The evolutionary roles of nutrition selection and dietary quality in the human brain size and encephalization

Roberto Carlos Burini*, William R. Leonard

*Corresponding author for this work

Research output: Contribution to journalReview articlepeer-review

15 Scopus citations


Background: Humans and other primates have evolved particular morphological and biological traits (e.g., larger brains, slower growth, longer-lived offspring) that distinguish them from most other mammals. The evolution of many distinctive human characteristics, such as our large brain sizes, reduced gut sizes, and high activity budgets, suggest major energetic and dietary shifts. Main body: Over the course of the last three million years, hominin brain sizes tripled. It is often taken for granted that the benefit of a larger brain is an increase in “intelligence” that makes us stand out among other mammals, including our nearest relatives, the primates. In the case of humans, brain expansion was associated with changes in diet, foraging, and energy metabolism. The first marked expansion occurred with the appearance of the genus Homo. Improved diet quality, allomaternal subsidies, cognitive buffering [by earlier weaning and longer juvenile periods], reduced costs for locomotion and by cooperative behavior, and reduced allocation to production, all operated simultaneously, thus enabling the extraordinary brain enlargement in our lineage. Conclusion: It appears that major expansion of brain size in the human lineage is the product of synergistically interacting dietary/nutritional and social forces. Although dietary change was not being the sole force responsible for the evolution of large brain size, the exploitation of high-quality foods likely fueled the energetic costs of larger brains and necessitated more complex behaviors that would have selected for greater brain size.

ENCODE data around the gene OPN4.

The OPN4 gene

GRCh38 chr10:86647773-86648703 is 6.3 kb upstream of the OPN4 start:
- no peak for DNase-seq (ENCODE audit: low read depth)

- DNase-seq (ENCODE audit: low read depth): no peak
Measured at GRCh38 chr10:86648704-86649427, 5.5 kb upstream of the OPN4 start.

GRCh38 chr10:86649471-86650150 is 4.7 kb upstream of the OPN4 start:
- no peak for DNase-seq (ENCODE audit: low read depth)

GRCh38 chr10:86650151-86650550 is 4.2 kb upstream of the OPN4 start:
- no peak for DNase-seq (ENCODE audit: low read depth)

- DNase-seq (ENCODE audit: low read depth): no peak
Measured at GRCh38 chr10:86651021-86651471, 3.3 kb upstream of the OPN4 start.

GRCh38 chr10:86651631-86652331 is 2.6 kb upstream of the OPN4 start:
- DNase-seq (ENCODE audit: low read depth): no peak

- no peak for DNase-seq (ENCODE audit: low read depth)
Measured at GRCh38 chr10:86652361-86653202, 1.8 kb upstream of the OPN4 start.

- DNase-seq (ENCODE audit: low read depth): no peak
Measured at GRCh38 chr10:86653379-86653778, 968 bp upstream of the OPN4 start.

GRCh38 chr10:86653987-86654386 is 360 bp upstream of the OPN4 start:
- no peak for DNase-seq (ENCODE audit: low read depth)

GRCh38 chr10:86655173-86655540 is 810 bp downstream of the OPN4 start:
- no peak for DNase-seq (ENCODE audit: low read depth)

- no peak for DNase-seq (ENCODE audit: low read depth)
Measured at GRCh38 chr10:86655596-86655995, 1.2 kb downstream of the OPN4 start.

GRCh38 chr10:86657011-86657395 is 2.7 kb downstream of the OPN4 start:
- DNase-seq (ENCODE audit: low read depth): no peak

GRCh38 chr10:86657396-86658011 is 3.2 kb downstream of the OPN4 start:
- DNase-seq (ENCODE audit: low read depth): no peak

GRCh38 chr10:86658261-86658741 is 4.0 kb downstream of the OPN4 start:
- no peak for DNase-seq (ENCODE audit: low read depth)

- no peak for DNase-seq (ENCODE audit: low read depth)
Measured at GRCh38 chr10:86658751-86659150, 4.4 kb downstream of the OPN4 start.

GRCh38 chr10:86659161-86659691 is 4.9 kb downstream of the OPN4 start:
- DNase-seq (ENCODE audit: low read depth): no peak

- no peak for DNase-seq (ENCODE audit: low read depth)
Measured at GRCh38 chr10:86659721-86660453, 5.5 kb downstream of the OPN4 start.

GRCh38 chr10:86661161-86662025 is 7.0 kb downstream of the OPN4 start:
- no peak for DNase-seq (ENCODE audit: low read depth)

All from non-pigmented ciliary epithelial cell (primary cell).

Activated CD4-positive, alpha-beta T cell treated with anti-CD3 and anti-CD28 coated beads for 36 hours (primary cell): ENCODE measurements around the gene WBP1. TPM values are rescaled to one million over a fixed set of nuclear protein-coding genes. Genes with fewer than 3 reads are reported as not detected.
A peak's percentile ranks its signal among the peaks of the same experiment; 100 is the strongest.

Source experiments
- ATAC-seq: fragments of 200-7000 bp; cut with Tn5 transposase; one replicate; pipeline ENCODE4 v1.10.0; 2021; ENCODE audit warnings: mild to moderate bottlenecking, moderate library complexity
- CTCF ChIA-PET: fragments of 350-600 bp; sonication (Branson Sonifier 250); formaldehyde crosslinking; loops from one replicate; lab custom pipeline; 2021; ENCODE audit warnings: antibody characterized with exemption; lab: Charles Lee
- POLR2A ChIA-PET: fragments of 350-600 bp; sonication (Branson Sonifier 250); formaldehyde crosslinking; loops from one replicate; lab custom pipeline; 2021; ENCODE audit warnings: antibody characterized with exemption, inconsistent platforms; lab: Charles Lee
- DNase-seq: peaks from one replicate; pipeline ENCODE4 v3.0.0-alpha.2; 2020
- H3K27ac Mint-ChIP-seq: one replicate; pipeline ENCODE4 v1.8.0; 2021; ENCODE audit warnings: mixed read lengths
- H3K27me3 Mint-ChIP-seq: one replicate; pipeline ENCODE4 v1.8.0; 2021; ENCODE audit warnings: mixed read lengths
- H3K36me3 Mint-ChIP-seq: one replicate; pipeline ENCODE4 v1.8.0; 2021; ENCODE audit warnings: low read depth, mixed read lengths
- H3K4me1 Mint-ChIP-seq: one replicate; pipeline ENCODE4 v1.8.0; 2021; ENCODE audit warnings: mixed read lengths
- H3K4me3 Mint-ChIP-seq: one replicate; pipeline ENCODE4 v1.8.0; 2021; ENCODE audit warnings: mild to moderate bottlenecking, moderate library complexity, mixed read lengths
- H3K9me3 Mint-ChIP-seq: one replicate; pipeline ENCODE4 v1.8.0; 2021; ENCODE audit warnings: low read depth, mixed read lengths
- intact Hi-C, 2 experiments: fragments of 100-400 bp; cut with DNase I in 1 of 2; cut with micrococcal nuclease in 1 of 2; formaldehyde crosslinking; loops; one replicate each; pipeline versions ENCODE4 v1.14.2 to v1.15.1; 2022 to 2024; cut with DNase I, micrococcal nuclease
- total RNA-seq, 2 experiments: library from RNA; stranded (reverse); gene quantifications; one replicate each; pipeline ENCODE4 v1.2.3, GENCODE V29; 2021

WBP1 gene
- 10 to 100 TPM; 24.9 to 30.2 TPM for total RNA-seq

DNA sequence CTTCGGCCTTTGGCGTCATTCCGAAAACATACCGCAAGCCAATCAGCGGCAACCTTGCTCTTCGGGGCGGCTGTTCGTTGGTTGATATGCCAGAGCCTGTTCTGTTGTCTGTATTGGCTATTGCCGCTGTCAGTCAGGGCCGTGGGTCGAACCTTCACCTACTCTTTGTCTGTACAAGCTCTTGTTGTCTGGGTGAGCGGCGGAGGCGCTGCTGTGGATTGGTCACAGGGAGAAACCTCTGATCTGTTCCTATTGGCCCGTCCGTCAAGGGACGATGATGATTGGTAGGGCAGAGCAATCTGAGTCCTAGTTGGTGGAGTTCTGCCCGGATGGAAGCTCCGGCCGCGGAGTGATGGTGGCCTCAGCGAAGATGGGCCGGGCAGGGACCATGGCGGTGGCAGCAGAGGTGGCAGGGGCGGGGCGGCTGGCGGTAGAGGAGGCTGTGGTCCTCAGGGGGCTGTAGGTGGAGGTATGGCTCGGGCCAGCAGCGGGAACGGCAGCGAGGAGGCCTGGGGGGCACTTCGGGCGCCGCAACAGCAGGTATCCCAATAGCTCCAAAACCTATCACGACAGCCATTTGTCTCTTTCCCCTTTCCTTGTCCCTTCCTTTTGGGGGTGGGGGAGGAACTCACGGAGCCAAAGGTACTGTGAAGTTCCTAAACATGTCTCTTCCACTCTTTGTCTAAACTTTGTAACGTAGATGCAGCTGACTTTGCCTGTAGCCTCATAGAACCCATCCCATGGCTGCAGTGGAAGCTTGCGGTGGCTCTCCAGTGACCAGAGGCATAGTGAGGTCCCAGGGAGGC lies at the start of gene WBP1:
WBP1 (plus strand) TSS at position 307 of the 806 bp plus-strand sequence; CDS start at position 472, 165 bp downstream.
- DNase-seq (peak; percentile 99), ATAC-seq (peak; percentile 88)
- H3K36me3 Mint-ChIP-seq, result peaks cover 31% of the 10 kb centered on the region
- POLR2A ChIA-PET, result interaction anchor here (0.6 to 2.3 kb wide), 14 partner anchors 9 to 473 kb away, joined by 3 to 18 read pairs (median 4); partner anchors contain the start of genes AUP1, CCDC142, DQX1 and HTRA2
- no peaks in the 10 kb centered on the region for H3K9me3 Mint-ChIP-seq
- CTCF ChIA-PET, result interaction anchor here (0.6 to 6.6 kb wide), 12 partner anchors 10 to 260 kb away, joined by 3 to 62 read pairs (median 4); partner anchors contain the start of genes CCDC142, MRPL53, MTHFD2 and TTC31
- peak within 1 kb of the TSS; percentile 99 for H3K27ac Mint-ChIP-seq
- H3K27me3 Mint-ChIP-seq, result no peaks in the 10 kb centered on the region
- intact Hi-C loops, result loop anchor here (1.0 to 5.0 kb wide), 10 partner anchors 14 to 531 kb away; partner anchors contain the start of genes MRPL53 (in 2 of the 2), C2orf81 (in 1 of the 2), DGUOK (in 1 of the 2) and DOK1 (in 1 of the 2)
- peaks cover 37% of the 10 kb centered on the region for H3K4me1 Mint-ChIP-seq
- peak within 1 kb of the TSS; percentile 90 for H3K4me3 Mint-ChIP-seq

Original languageEnglish (US)
Article number19
Issue number1
StatePublished - Dec 2018


  • Evolutionary foraging
  • High-quality diet
  • Human brain evolution
  • Human encephalization

ASJC Scopus subject areas

  • Food Science
  • Nutrition and Dietetics
  • Biochemistry
  • Physiology
  • Endocrinology, Diabetes and Metabolism
  • Public Health, Environmental and Occupational Health


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